Aesculus glabra Ohio buckeye
Flower of Aesculus x carnea, the red horse chestnut

The genus Aesculus (/ˈɛskjʊləs/[1] or /ˈskjʊləs/), with species called buckeye and horse chestnut, comprises 13–19 species of flowering plants in the family Sapindaceae. They are trees and shrubs native to the temperate Northern Hemisphere, with six species native to North America and seven to 13 species native to Eurasia. Several hybrids occur. Aesculus exhibits a classical Arcto-Tertiary distribution.[a]

Mexican buckeye seedpods resemble the Aesculus seedpods, but belong to a different genus.

Carl Linnaeus named the genus Aesculus after the Roman name for an edible acorn. Common names for these trees include "buckeye" and "horse chestnut", though they are not in the same order as the true chestnuts, Castanea in the Fagales. Some are also called white chestnut or red chestnut. In Britain, they are sometimes called conker trees because of their link with the game of conkers, played with the seeds, also called conkers.


Aesculus species have stout shoots with resinous, often sticky, buds, with opposite, palmately divided leaves, often very large—to 65 cm (26 in) across in the Japanese horse chestnut, A. turbinata. Species are deciduous or evergreen. Flowers are showy, insect- or bird-pollinated, with four or five petals fused into a lobed corolla tube, arranged in a panicle inflorescence. Flowering starts after 80–110 growing degree days. The fruit matures to a capsule 2–5 cm (1–2 in) diameter, usually globose, containing one to three seeds (often erroneously called a nut) per capsule. Capsules containing more than one seed result in flatness on one side of the seeds. The point of attachment of the seed in the capsule (hilum) shows as a large, circular, whitish scar. The capsule epidermis has "spines" (botanically: prickles) in some species, while other capsules are warty or smooth. At maturity, the capsule splits into three sections to release the seeds.[3][4][5]

Aesculus seeds were traditionally eaten, after leaching, by the Jōmon people of Japan over about four millennia, until 300 AD.[6][7][8]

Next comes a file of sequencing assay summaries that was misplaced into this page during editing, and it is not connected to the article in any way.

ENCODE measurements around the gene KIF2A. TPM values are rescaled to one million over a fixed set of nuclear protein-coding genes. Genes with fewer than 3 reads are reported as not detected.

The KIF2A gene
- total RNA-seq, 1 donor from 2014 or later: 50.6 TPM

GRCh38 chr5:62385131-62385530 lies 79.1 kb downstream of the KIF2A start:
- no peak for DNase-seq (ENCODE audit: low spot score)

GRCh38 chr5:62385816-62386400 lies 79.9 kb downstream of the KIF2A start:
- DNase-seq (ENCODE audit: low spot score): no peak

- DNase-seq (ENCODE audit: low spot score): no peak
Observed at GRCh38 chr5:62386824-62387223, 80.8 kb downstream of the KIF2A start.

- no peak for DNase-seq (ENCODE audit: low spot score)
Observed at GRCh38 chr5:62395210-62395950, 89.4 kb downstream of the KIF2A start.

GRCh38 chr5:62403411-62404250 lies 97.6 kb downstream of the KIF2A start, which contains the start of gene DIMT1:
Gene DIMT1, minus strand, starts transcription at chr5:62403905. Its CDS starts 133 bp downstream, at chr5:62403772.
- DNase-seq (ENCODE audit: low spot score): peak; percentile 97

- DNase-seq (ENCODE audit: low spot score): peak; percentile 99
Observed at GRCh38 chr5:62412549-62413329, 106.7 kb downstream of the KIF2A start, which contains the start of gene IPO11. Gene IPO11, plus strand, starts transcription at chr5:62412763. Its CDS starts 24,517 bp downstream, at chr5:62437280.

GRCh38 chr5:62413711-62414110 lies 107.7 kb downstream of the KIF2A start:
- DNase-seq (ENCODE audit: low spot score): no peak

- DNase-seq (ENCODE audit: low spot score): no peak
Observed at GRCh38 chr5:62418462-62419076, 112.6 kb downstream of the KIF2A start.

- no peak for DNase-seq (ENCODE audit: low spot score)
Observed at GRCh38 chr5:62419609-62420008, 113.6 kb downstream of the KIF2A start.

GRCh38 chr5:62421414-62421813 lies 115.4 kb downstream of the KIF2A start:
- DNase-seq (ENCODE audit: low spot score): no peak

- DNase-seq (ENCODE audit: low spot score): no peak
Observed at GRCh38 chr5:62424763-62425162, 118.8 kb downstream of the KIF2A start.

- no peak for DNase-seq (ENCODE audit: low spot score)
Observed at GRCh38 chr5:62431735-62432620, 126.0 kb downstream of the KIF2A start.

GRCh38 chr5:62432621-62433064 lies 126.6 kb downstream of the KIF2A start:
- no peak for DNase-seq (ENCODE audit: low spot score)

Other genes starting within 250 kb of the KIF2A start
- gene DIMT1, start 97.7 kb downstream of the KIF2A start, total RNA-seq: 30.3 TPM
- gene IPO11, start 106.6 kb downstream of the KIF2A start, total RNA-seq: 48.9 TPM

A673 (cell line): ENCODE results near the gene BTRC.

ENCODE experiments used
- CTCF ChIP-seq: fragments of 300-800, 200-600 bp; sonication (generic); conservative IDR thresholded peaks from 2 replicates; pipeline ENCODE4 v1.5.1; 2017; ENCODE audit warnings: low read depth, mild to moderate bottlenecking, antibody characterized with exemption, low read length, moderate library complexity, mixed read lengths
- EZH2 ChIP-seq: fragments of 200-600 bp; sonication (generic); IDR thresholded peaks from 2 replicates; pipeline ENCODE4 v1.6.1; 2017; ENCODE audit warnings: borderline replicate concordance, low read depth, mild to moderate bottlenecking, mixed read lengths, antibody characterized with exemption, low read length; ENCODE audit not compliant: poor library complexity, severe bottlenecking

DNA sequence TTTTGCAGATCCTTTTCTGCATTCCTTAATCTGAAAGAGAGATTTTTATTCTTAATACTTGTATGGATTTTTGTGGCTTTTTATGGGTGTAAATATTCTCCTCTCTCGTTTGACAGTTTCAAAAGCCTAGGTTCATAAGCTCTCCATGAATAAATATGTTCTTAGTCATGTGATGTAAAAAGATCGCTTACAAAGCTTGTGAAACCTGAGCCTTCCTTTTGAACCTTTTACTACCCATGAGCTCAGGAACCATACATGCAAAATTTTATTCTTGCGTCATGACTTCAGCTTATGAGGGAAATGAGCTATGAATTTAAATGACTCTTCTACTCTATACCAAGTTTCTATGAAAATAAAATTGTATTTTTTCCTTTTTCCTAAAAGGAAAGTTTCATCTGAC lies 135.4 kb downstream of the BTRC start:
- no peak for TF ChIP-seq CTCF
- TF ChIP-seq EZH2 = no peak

All parts of the buckeye or horse chestnut tree are moderately toxic, including the nut-like seeds.[9][10] The toxin affects the gastrointestinal system, causing gastrointestinal disturbances. The USDA notes that the toxicity is due to saponin aescin and glucoside aesculin, with alkaloids possibly contributing.[11]

Native Americans used to crush the seeds and the resulting mash was thrown into still or sluggish waterbodies to stun or kill fish.[11][12] They then boiled and drained (leached) the fish at least three times to dilute the toxin's effects.[13] New shoots from the seeds also have been known to kill grazing cattle.[14]

The genus was considered to be in the ditypic family Hippocastanaceae along with Billia,[15] but phylogenetic analyses of morphological[16] and molecular data[17] have more recently caused this family, along with the Aceraceae (maples and Dipteronia), to be included in the soapberry family (Sapindaceae).

Selected species

The species of Aesculus include:

Image Scientific name Common name Distribution
Aesculus assamica northeast India (Sikkim) eastward to southern China (Guangxi) and northern Vietnam
Aesculus hippocastanum horse chestnut Europe, native to the Balkans; northeastern North America[18]
Aesculus indica Indian horse chestnut eastern Asia
Aesculus chinensis Chinese horse chestnut eastern Asia
Aesculus californica California buckeye western North America
Aesculus flava (A. octandra) yellow buckeye eastern North America
Aesculus glabra Ohio buckeye eastern North America
Aesculus parviflora bottlebrush buckeye eastern North America
Aesculus parryi Parry's buckeye western North America, endemic to Baja California del Norte
Aesculus pavia red buckeye eastern North America
Aesculus sylvatica painted buckeye eastern North America
Aesculus turbinata Japanese horse chestnut Japan
Aesculus wangii horse chestnut eastern Asia